Even during parades the Alpha Legion are up to no good.  Or are they?

Project Basics

Regardless of how big or small a project is, there are several common traits and definitions we need to identify before going further.  First is that a project is a non-repeatable, extra curricular work set with a well defined goal that is completed by a specific time.  Doing regular activities, such as household chores or work at work aren’t projects.  Doing something like installing shut-off valves on your kitchen sink, on the other hand, is a project.  Second, we need to clearly define what the end goal is and make it something achievable.  While saying my goal for the new year is to paint a Heresy army is ok, it’s very ill-defined and not something I’d probably be able to achieve.  I’d be better off to say my goal is to fully paint and base 20 Tactical Marines in quarter one of 2023.  This second goal is specific, well defined, and provides me with an end date.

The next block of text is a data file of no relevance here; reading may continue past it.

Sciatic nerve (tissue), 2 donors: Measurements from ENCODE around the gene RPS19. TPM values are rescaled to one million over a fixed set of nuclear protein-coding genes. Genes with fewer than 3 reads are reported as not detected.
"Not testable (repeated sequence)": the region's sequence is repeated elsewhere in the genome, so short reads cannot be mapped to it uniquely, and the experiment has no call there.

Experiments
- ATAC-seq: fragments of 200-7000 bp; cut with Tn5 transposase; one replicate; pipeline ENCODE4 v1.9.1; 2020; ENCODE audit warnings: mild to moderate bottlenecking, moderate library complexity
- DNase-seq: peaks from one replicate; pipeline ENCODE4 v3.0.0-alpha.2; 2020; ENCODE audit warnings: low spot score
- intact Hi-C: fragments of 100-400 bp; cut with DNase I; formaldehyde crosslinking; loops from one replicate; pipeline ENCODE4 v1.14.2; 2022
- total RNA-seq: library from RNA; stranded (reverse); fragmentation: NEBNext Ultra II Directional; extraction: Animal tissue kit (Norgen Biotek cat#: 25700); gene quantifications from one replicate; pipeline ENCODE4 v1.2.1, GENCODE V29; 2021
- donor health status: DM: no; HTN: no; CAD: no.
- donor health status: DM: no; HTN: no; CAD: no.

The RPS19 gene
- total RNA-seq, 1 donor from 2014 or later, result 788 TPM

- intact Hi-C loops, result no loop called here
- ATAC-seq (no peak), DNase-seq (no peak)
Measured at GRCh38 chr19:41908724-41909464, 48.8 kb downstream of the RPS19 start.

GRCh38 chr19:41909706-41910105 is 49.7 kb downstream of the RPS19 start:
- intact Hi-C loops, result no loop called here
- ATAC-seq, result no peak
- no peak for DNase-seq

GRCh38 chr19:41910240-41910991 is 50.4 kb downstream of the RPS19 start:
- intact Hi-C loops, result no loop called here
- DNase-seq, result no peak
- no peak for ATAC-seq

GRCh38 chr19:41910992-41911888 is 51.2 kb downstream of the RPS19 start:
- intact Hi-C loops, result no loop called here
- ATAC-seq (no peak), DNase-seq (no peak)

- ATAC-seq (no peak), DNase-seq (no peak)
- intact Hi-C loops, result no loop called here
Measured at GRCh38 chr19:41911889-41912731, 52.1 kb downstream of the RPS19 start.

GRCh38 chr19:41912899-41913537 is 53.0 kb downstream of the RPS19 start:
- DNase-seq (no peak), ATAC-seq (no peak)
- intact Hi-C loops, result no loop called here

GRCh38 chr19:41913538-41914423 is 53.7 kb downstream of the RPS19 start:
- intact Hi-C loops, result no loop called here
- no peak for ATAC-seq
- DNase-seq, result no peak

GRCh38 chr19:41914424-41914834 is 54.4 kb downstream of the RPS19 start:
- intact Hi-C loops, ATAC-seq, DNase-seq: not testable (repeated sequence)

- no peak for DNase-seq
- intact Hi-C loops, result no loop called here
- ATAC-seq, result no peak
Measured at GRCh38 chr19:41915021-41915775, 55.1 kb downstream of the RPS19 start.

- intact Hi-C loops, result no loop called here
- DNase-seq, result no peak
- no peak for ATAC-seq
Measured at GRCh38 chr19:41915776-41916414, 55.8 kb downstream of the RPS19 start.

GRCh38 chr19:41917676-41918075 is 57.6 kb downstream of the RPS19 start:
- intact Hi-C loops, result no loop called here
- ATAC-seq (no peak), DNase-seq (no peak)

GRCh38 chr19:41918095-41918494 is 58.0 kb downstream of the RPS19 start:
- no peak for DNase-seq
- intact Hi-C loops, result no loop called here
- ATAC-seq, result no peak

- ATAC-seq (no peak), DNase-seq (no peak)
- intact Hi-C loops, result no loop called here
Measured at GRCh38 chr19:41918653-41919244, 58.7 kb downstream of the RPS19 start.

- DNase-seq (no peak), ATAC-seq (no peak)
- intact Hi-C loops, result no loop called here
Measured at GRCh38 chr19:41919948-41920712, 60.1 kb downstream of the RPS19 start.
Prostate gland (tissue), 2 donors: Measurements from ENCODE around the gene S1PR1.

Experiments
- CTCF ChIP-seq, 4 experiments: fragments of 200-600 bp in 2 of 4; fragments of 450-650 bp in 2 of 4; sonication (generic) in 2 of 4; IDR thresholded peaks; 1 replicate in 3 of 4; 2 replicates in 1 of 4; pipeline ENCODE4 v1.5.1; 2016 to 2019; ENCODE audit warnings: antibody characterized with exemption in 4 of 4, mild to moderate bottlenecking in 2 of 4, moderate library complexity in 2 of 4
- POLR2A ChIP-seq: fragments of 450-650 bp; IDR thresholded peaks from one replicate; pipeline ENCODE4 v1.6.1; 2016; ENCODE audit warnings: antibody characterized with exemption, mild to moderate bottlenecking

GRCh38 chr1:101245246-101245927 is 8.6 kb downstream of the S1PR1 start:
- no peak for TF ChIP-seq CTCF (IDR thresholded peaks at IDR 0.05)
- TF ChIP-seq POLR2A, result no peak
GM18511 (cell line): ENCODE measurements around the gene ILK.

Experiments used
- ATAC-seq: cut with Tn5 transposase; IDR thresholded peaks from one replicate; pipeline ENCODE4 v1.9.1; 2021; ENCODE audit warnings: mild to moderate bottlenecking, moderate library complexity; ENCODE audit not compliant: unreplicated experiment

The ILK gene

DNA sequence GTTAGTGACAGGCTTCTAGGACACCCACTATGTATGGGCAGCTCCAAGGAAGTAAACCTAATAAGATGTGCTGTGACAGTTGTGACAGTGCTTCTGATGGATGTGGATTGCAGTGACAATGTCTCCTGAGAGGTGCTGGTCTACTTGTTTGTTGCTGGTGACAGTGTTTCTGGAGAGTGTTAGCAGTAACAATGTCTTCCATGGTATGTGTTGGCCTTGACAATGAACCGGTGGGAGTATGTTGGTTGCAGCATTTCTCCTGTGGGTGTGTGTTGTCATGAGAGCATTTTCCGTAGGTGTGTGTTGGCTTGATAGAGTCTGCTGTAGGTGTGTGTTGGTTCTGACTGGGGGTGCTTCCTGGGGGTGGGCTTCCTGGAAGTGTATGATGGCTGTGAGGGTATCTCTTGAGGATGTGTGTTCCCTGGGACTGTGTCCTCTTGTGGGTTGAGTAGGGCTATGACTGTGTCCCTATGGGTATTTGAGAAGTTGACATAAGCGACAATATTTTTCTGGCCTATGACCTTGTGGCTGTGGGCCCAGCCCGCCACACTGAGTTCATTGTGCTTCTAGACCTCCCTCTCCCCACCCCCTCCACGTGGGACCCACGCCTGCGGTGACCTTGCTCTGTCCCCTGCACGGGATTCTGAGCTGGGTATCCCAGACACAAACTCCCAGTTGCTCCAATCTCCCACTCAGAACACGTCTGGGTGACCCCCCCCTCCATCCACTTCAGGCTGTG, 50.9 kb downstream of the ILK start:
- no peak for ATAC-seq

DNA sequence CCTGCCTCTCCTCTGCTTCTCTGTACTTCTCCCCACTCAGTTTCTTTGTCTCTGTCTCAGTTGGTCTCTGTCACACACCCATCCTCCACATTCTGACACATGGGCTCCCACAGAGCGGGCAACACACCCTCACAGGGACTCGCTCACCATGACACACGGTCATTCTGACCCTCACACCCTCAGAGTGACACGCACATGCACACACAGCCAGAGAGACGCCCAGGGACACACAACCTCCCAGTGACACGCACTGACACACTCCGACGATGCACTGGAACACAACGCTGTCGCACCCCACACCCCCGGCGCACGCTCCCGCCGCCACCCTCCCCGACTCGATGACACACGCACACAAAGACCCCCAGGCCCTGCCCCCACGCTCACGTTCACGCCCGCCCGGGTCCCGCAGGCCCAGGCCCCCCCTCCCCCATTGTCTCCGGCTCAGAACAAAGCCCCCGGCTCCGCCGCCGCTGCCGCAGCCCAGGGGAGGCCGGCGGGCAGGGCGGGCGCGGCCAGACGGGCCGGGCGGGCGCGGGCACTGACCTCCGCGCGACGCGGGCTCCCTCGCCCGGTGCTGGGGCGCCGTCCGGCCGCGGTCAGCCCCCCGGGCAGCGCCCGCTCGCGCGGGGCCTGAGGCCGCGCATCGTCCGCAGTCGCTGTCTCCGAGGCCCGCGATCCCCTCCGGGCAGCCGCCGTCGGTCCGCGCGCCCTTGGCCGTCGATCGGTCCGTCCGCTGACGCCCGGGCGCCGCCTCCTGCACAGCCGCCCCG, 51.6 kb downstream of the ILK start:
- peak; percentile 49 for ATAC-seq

Which leads me into the last portion of a project: time.  Projects by definition are marked by a specific start and end date.  To say you want to do something by the end of the year is again kind of vague.  Whereas saying I want to do something starting January 1st and ending by March 31st, is much better.  One of the biggest threats to projects out of the gate is ambiguity.  If you’re anything like me, whether intentional or not,  you can get off the trail quickly by chasing hobby butterflies.  And while we can utilize that as potential motivation in the Project Execution section later on, it can leave you with no work completed and a sense of frustration that makes you want to quit.

So with all of this being said, I actually have two different projects I want to complete this year:

Project 1: List, build, and paint a 1K Alpha Legion attacker list army for Zone Mortalis games by June 30th, 2023.